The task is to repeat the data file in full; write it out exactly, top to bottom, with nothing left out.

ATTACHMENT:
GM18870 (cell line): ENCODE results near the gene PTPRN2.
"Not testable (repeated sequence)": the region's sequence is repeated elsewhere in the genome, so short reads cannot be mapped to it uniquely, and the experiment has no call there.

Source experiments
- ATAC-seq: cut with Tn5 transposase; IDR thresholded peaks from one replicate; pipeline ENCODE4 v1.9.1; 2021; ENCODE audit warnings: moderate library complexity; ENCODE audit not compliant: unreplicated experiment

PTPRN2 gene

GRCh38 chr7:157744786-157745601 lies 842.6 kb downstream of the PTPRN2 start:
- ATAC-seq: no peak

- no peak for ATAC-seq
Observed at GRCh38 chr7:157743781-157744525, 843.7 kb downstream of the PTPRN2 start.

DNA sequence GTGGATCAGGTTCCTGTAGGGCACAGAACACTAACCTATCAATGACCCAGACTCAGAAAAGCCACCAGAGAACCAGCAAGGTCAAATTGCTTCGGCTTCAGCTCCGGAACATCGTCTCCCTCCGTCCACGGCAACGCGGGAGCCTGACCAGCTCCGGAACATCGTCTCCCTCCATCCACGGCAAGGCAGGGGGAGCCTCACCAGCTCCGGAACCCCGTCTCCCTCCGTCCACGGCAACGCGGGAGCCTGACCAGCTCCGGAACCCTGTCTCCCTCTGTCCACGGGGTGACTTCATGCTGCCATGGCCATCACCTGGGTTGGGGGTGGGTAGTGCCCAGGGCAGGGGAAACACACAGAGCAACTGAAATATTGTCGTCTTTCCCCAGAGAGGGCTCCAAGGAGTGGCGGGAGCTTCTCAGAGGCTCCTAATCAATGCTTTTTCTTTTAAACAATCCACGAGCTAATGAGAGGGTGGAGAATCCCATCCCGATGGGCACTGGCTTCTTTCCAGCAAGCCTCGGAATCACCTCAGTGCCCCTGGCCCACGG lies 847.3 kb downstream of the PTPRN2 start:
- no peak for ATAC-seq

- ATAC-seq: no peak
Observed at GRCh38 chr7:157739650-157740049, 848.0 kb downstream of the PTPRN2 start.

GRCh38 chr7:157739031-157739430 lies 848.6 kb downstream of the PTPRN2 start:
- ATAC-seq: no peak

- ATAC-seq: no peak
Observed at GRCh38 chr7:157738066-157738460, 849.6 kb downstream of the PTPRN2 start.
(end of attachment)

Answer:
GM18870 (cell line): ENCODE results near the gene PTPRN2.
"Not testable (repeated sequence)": the region's sequence is repeated elsewhere in the genome, so short reads cannot be mapped to it uniquely, and the experiment has no call there.

Source experiments
- ATAC-seq: cut with Tn5 transposase; IDR thresholded peaks from one replicate; pipeline ENCODE4 v1.9.1; 2021; ENCODE audit warnings: moderate library complexity; ENCODE audit not compliant: unreplicated experiment

PTPRN2 gene

GRCh38 chr7:157744786-157745601 lies 842.6 kb downstream of the PTPRN2 start:
- ATAC-seq: no peak

- no peak for ATAC-seq
Observed at GRCh38 chr7:157743781-157744525, 843.7 kb downstream of the PTPRN2 start.

DNA sequence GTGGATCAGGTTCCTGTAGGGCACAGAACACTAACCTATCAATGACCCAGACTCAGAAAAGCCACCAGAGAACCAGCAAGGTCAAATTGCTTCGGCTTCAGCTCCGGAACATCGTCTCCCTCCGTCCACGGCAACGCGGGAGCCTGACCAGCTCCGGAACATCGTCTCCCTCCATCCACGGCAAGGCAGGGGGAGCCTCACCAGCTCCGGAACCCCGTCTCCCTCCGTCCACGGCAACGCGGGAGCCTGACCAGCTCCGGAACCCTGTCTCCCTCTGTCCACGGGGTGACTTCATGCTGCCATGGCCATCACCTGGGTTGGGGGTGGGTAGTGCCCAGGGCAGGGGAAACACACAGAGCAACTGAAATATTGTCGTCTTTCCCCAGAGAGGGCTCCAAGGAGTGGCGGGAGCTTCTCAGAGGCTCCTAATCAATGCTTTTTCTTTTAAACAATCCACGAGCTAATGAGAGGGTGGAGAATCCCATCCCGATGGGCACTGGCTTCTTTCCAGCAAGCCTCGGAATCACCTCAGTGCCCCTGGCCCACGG lies 847.3 kb downstream of the PTPRN2 start:
- no peak for ATAC-seq

- ATAC-seq: no peak
Observed at GRCh38 chr7:157739650-157740049, 848.0 kb downstream of the PTPRN2 start.

GRCh38 chr7:157739031-157739430 lies 848.6 kb downstream of the PTPRN2 start:
- ATAC-seq: no peak

- ATAC-seq: no peak
Observed at GRCh38 chr7:157738066-157738460, 849.6 kb downstream of the PTPRN2 start.